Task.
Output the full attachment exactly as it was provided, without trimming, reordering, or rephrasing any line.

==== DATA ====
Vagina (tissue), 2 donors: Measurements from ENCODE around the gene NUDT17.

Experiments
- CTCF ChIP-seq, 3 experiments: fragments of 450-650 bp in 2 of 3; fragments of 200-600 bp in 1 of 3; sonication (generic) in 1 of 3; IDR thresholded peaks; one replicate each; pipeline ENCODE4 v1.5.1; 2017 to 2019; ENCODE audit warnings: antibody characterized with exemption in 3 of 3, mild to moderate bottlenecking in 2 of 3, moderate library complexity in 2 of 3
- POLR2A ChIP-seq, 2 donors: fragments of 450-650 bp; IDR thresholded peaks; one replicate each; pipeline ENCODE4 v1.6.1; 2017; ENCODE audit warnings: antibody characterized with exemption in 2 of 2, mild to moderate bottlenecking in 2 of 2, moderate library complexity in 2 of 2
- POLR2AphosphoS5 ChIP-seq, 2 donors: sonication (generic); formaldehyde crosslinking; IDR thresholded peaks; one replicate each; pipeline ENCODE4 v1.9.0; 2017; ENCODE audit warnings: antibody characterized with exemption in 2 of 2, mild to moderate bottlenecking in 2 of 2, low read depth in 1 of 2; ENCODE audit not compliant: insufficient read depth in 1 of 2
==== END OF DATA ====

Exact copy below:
Vagina (tissue), 2 donors: Measurements from ENCODE around the gene NUDT17.

Experiments
- CTCF ChIP-seq, 3 experiments: fragments of 450-650 bp in 2 of 3; fragments of 200-600 bp in 1 of 3; sonication (generic) in 1 of 3; IDR thresholded peaks; one replicate each; pipeline ENCODE4 v1.5.1; 2017 to 2019; ENCODE audit warnings: antibody characterized with exemption in 3 of 3, mild to moderate bottlenecking in 2 of 3, moderate library complexity in 2 of 3
- POLR2A ChIP-seq, 2 donors: fragments of 450-650 bp; IDR thresholded peaks; one replicate each; pipeline ENCODE4 v1.6.1; 2017; ENCODE audit warnings: antibody characterized with exemption in 2 of 2, mild to moderate bottlenecking in 2 of 2, moderate library complexity in 2 of 2
- POLR2AphosphoS5 ChIP-seq, 2 donors: sonication (generic); formaldehyde crosslinking; IDR thresholded peaks; one replicate each; pipeline ENCODE4 v1.9.0; 2017; ENCODE audit warnings: antibody characterized with exemption in 2 of 2, mild to moderate bottlenecking in 2 of 2, low read depth in 1 of 2; ENCODE audit not compliant: insufficient read depth in 1 of 2